TMC207: The First Compound of a New Class of Potent Anti-tuberculosis Drugs

Alberto Matteelli; Anna CC Carvalho; Kelly E Dooley; Afranio Kritski


Future Microbiol. 2010;5(6):849-858. 

In This Article

Abstract and Introduction


Disease caused by Mycobacterium tuberculosis continues as a global epidemic: over 2 billion people harbor latent TB infection, and more than 9 million new TB cases, of whom 500,000 are multidrug-resistant (MDR), and nearly 2 million deaths are estimated to occur each year. New drugs are required to shorten treatment duration of drug-sensitive TB and for the treatment of MDR-TB. TMC207 is a first-in-class diarylquinoline compound with a novel mechanism of action, the inhibition of bacterial ATP synthase, and potent activity against drug-sensitive and drug-resistant TB. It has bactericidal and sterilizing activity against M. tuberculosis and other mycobacterial species, but little activity against other bacteria. In a Phase II efficacy study conducted in patients with MDR-TB taking TMC207 plus a standard background regimen, the drug appeared to be safe and well tolerated, and showed significant efficacy after 2 months of treatment with conversion rates of sputum culture of 48% (vs 9% in the placebo group). Given the product development partnership between Tibotec and the TB Alliance, the strategies of using TMC207 in shorter first-line regimens or using it in second-line regimens for drug-resistant M. tuberculosis infections are both being pursued. No clinical data of TMC207 in TB patients with HIV coinfection have been published; drug–drug interaction studies with antiretrovirals are being conducted. Finally, the remarkable sterilizing capacity of TMC207 also makes it an attractive drug in the strategy of TB elimination. Current and future studies will determine the role of TMC207 in a shortened treatment regimen for drug-sensitive TB, a more effective and better-tolerated regimen for MDR-TB, the treatment of latent TB infection, and intermittent-TB treatment regimens.


Disease caused by Mycobacterium tuberculosis continues as a global epidemic, with more than 9 million new cases each year and nearly 2 million deaths.[1] In addition, over 2 billion people harbor latent TB infection (LTBI), thus representing an enormous reservoir of M. tuberculosis that can subsequently progress to active disease and spread. The directly observed therapy strategy launched in 1993 (consisting of five key elements: government commitment, diagnosis through bacteriology, standardized and supervised treatment, uninterrupted drug supply and regular program monitoring) has greatly contributed to the improvement of global TB control over the last 15 years.[2–4] Standardized treatment for active TB consists of a 2-month intensive phase with four anti-TB drugs, namely rifampicin, isoniazid, pyrazinamide and ethambutol, followed by a 4-month continuation phase with rifampicin and isoniazid. Although capable of achieving a cure rate of 85% or more at a global level,[1] this regimen is lengthy, cumbersome and requires considerable efforts to ensure patient adherence and treatment completion. Similarly, the current therapeutic standard for the treatment of LTBI is isoniazid for 6–9 months, but completion rates are unacceptably low, ranging from 20 to 70%. Of note, the majority of patients with LTBI are healthy individuals who may never experience progression to active disease, even in the absence of LTBI treatment.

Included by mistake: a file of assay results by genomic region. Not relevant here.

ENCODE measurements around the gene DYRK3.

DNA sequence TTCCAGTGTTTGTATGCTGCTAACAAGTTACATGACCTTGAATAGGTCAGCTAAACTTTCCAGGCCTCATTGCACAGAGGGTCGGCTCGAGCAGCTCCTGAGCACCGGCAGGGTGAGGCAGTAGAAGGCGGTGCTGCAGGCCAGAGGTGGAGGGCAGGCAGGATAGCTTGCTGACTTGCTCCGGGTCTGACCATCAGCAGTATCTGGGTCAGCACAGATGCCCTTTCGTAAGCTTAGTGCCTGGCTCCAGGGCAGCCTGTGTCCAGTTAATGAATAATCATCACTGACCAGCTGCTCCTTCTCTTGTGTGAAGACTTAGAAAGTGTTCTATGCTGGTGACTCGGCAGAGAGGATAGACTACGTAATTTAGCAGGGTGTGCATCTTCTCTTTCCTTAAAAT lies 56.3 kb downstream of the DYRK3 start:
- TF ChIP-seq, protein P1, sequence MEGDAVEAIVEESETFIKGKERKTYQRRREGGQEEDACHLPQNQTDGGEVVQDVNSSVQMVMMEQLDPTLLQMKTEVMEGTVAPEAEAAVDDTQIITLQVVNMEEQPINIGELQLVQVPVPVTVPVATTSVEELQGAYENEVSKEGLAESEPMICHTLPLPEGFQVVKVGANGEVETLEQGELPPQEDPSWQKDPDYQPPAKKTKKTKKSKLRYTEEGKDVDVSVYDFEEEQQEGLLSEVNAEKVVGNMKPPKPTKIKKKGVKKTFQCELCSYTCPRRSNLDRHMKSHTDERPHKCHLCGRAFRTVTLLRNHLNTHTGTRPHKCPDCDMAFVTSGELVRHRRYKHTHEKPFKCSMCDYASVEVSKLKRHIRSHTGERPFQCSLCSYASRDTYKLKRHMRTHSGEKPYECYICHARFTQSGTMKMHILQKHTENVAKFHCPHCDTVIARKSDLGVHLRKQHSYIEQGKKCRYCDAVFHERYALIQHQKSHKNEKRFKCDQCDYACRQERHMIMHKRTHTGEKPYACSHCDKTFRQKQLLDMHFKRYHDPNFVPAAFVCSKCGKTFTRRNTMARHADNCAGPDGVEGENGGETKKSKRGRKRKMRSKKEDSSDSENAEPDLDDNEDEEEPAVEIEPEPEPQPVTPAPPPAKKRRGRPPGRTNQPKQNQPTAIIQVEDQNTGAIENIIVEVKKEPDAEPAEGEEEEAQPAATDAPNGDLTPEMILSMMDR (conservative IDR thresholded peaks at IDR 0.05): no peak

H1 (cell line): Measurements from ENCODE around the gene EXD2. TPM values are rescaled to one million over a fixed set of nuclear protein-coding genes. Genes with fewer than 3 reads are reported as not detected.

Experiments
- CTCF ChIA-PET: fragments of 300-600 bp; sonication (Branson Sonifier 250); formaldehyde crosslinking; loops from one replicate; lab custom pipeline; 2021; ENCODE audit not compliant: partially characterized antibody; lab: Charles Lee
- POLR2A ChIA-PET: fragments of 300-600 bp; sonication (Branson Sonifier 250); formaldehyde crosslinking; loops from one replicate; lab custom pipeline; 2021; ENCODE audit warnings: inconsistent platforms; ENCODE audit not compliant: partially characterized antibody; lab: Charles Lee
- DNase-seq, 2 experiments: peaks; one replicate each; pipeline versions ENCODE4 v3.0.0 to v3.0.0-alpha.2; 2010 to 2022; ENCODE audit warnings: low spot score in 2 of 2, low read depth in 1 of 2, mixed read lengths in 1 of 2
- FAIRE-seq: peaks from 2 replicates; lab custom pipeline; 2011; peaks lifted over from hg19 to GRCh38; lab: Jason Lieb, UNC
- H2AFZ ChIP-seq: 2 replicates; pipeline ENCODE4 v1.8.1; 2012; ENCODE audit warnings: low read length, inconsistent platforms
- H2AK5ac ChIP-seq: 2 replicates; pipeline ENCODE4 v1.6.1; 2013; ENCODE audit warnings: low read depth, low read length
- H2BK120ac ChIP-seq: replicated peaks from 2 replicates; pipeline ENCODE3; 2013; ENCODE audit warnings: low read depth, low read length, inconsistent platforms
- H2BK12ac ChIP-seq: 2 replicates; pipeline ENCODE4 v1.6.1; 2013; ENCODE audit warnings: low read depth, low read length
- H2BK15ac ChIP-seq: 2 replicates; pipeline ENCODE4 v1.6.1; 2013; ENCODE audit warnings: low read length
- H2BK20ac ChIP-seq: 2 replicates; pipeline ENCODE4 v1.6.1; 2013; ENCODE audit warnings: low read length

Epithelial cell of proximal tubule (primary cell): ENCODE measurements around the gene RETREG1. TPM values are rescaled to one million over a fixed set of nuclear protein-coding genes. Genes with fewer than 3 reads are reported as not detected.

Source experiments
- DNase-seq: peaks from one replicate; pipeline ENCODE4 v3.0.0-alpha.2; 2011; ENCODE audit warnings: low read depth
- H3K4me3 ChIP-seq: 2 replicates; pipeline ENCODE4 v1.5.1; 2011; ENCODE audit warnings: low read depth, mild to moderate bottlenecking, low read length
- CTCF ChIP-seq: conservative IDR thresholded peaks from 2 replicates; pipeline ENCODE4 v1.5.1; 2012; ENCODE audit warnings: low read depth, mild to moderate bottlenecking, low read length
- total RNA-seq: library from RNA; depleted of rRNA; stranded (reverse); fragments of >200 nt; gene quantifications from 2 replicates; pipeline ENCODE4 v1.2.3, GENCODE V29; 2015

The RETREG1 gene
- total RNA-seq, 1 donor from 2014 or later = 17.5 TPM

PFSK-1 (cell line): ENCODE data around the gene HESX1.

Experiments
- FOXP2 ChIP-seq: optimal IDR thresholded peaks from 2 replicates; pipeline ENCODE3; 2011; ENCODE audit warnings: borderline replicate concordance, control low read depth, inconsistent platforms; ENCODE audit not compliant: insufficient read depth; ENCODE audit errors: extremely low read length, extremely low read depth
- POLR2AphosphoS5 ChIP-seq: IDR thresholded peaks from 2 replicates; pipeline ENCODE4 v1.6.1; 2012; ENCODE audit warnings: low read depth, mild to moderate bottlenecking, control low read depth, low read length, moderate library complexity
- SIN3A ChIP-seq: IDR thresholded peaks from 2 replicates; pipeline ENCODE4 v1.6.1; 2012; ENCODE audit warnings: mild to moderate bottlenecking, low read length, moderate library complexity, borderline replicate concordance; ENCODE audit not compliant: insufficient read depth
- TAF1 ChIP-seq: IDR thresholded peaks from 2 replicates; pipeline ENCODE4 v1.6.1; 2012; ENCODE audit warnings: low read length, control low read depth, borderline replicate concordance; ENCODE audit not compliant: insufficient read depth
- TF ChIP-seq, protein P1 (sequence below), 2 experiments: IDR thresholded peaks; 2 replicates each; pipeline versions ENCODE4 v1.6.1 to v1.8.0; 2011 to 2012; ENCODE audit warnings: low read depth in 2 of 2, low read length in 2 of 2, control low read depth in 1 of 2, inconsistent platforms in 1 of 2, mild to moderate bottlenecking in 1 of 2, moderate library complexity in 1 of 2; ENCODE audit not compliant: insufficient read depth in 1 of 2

The new global STOP-TB strategy, launched in 2006, reiterates the central importance of standardized TB treatment, while recognizing that the emergence of drug resistance constitutes a real threat to TB control and elimination.[101] Multidrug-resistant (MDR)-TB is defined as TB caused by M. tuberculosis strains that are resistant to, at least, the two most powerful first-line anti-TB drugs, isoniazid and rifampicin; extensively drug-resistant (XDR)-TB refers to a form of disease caused by strains of M. tuberculosis that are resistant to isoniazid and rifampicin, in addition to any fluoroquinolone, and to at least one of the three following injectable drugs: capreomycin, kanamycin or amikacin.[5,6] Over 500,000 new cases of MDR-TB occur each year, and prevalent cases are estimated at over 1 million.[1] Although their number is currently unknown, XDR cases are recognized in every setting where there has been the capacity to detect them. Mathematical models show that the MDR- and XDR-TB epidemics have the potential to further expand, thus threatening all gains in TB control over recent decades.[7–9]

The future is therefore in our hands and will depend on our capacity, first, to prevent the emergence of additional drug resistance through sound TB control efforts and, second, to effectively diagnose and cure existing MDR- and XDR-TB cases.[10] Our success will depend on the development of new anti-TB agents designed to achieve four major objectives:

  • Shorten treatment duration

  • Increase adherence by enabling intermittent therapy

  • Introduce agents with novel mechanisms of action to ensure activity against drug-resistant M. tuberculosis

  • Decrease incidence by developing safer, shorter duration treatment regimens for LTBI

For the first time in decades, the pipeline of new anti-TB agents is growing.[11–14] TMC207 is among three new compounds in Phase II studies and is especially promising owing to its novel mechanism of action, activity against drug-sensitive and drug-resistant TB, and potential for treatment shortening in preclinical studies.